why now?

Thursday, November 10, 2005


When I was a child, I spoke as a child, I understood as a child, I thought as a child, but when I became a man, I put away childish things.
1 Corinthians 13:11 NKJV

So why now? Why, after decades of compartmentalizing my life, do I decide to remove all the structural lines separating my professional and personal life and see what I get? If I combine so many seemingly unrelated aspects of my education, skills, work (and life) experiences with my faith, won’t it make me appear unfocused? Will it make me appear as if I’m trying to do so many things at once that I couldn’t possibly do any of them well? Will allowing current and potential business contacts to see my personal life (and my faith) make them uncomfortable? Will exposing my personal life (and my faith) damage my credibility as a business woman? Wouldn’t it be more appropriate to stick to the old adage? Business is business.

I stopped talking openly about my faith at work in the 1980's when I got my first “career” job. I was young, surrounded by people who were more educated, more sophisticated and more wealthy. Lacking a formal education, with minimal skills, I wasn’t confident in my abilities in the workplace and was new to my faith. I was intimidated. I remember asking to take vacation so I could chaperone a youth mission trip and becoming engaged in a conversation where I found myself defending my faith when faced with the opinion “You’re young! What are you doing wasting your vacation time?” Over time, I learned to avoid conversations in which the intellectually minded attempted to convince me that my faith was idealistic and . . . wrong.

Later, as I began my career in information technology support, most of my colleagues were men. I found I was more comfortable adopting a typical masculine communication style - mostly report talk, not rapport talk. Business is business.

Over time, I let my guard down and have engaged in many workplace conversations about faith in God - but only with clients and colleagues with whom I had an established relationship.

So why expose my faith so openly now? I’ve been thinking about it and believe there are a number of reasons - some I’m not even sure I know yet.

  • I’m more educated now and the journey to attain the degrees was more life changing than the actual papers I received when I graduated.
  • My skills and experience in the workplace have increased and expanded. I’m more involved in training now, which required developing more diverse interpersonal skills.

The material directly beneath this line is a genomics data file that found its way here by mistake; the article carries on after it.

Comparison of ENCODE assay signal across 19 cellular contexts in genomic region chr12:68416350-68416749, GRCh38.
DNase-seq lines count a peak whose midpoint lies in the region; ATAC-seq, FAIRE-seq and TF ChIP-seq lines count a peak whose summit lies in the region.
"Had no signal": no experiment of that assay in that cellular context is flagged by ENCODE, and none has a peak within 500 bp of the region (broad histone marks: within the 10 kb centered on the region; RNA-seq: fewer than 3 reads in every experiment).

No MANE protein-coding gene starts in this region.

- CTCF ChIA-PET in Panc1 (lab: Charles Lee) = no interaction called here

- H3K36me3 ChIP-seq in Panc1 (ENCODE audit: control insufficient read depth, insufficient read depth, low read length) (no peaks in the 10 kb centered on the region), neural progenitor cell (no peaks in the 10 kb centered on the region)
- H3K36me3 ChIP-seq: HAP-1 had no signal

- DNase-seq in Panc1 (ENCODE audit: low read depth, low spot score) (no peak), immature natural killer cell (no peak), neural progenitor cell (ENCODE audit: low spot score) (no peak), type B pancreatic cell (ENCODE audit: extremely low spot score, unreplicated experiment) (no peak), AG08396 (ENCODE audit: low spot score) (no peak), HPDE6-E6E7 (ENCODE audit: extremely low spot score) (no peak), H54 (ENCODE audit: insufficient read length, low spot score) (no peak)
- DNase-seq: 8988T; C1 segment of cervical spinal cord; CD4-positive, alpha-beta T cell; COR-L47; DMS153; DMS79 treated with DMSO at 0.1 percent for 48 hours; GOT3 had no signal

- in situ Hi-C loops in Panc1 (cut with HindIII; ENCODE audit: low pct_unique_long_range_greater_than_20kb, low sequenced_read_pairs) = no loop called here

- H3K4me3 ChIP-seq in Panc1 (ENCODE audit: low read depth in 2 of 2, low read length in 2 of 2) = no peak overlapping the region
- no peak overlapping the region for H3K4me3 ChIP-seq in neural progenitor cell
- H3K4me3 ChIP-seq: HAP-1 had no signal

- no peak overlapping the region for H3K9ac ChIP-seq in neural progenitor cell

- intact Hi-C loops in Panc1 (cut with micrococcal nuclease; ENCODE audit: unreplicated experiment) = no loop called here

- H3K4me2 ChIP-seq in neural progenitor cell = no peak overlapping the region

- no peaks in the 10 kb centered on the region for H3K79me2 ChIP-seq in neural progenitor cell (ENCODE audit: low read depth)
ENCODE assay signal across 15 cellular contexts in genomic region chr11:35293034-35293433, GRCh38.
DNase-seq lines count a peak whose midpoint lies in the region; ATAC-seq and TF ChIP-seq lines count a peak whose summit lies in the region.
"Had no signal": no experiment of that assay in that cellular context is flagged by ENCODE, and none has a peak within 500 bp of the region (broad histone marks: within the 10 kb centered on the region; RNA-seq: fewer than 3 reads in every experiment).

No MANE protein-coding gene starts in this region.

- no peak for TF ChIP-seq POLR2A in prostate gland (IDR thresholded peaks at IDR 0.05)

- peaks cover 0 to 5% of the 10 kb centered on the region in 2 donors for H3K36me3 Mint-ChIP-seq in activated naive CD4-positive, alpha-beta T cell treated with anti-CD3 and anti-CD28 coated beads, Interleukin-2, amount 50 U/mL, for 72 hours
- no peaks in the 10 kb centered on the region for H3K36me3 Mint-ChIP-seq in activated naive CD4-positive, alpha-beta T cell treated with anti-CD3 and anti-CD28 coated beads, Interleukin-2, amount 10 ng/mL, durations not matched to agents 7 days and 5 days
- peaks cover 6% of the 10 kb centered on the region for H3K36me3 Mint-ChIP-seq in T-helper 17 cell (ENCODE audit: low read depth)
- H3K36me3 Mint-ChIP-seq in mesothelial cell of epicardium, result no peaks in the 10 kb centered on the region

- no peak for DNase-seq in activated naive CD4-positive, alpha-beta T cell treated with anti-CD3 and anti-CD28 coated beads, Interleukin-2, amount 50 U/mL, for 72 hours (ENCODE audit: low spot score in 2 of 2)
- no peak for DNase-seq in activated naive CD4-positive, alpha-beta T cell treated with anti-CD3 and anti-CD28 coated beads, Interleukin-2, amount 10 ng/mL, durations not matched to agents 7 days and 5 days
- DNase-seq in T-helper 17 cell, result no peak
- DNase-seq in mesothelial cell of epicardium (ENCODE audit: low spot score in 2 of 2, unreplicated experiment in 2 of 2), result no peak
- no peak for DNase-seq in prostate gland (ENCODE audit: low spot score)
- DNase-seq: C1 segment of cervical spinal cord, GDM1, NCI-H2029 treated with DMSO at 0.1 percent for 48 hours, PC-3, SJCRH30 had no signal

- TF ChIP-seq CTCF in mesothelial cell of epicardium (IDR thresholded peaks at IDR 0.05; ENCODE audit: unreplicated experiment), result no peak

• My role as a wife and mother have taught me more than I ever imagined.
  • Years of teaching business and professional communication at UCF facilitated practical application of so many communication theories in my daily life.
  • I’m more confident now, not afraid of what people think and not motivated to gain approval by meeting someone else’s expectations when they are counterproductive to my goals. I understand that I will never get everyone I meet to like me and I’m okay with that. To each his own.
The bottom line is: This is me. All of me. Combining ALL my education, skills, experience ( in work and life) and goals (personal and professional) with my faith is having unexpected and interesting results:

  • I’m finding new ways to apply my formal (and informal) education across all areas of my life.
  • I’m motivated to learn even more while actively looking for ways to incorporate new knowledge in both my business and personal life.
  • I’m identifying skills I’ve not recognized before because they weren’t practical or necessary when my life was organized in neat little boxes. (Okay NOT so neat, but still - boxes)
  • My faith is growing stronger as I recognize more and more practical applications of biblical truths.
  • I’m gaining wisdom and making better decisions because I’m developing a conscious understanding of my personal, family and professional goals and mapping out the steps I need to take to achieve them.
So why now? Synergy.

What is synergy? Simply defined, it means that the whole is greater than the sum of its parts. It means that the relationship which the parts have to each other is a part in and of itself. It is not only a part, but the most catalytic, the most empowering, the most unifying and the most exciting part.

The creative process is also the most terrifying part because you don’t know exactly what’s going to happen or where it is going to lead. It takes an enormous amount of internal security to begin with the spirit of adventure, the spirit of discovery, the spirit of creativity. Without doubt, you have to leave the comfort zone of base camp and confront an entirely new and unknown wilderness.